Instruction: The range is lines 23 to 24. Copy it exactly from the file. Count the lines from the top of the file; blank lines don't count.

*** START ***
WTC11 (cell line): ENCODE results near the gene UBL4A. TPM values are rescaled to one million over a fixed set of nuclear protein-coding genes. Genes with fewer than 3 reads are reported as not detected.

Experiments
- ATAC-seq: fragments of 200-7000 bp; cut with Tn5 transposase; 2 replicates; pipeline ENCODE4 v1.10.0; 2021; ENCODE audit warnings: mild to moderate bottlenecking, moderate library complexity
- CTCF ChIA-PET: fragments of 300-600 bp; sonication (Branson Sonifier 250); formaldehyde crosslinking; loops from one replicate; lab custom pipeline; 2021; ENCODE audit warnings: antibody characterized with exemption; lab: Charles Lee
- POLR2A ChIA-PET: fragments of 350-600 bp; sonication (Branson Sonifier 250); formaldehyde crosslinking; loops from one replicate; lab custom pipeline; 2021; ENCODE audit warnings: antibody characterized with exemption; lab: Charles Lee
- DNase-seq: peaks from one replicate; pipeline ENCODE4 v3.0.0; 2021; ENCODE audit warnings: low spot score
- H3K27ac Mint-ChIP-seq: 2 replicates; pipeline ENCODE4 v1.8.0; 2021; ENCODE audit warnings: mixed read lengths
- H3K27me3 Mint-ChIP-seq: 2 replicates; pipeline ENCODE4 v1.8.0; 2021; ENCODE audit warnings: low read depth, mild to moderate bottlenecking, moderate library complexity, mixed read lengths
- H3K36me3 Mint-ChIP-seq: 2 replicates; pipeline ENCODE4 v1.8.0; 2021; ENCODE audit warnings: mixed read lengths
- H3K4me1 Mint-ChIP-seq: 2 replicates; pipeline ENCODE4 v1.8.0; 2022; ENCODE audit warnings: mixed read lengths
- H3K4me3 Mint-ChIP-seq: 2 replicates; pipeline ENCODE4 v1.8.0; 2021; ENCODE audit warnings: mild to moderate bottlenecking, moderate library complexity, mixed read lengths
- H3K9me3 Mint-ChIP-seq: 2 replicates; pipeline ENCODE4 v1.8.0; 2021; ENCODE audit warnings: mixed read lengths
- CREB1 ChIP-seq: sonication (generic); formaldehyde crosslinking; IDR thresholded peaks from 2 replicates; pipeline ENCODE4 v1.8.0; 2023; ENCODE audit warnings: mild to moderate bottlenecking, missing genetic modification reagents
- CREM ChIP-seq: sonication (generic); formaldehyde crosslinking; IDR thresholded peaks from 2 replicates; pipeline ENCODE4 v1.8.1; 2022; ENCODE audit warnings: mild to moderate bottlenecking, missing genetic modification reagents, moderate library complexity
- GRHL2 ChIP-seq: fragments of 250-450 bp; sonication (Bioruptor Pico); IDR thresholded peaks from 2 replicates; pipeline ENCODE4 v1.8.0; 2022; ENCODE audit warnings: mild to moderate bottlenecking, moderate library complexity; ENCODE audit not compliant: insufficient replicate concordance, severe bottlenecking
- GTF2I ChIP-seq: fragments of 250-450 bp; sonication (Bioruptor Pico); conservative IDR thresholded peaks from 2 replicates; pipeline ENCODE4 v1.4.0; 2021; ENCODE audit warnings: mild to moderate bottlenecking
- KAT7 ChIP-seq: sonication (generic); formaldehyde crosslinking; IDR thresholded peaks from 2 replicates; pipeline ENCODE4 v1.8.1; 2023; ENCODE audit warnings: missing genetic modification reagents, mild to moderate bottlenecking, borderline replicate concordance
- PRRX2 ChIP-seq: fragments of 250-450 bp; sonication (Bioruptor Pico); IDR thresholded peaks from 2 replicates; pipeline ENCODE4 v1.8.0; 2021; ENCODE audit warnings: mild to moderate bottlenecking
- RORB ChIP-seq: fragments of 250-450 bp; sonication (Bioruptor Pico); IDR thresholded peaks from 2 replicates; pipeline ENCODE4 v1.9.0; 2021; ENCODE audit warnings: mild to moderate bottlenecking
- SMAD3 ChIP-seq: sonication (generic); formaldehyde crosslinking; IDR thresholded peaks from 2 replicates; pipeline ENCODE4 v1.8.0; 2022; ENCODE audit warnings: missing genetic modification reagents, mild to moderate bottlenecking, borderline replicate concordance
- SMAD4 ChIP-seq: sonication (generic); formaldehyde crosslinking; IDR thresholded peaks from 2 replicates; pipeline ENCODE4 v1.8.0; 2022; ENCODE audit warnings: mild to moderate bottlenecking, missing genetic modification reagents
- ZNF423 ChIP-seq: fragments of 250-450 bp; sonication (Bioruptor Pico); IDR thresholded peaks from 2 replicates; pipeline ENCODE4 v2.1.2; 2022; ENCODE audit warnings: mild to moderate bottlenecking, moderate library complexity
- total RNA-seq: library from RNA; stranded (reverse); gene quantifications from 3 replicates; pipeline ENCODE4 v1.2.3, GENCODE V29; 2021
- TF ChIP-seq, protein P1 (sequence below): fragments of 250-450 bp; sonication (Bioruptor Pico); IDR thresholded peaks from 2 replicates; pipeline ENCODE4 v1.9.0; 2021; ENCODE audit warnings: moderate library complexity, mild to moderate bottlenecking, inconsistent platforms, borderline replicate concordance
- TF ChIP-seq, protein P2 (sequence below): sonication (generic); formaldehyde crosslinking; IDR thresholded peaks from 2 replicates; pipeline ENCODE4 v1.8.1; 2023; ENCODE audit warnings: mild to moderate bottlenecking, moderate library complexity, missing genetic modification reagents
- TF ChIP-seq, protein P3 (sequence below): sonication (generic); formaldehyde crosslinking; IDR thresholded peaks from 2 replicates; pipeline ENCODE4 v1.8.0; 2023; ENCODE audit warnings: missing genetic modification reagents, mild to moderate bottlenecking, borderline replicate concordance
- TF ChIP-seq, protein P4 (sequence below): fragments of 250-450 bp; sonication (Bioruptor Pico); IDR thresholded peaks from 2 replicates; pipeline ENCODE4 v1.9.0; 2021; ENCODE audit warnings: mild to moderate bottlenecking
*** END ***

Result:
- total RNA-seq: library from RNA; stranded (reverse); gene quantifications from 3 replicates; pipeline ENCODE4 v1.2.3, GENCODE V29; 2021
- TF ChIP-seq, protein P1 (sequence below): fragments of 250-450 bp; sonication (Bioruptor Pico); IDR thresholded peaks from 2 replicates; pipeline ENCODE4 v1.9.0; 2021; ENCODE audit warnings: moderate library complexity, mild to moderate bottlenecking, inconsistent platforms, borderline replicate concordance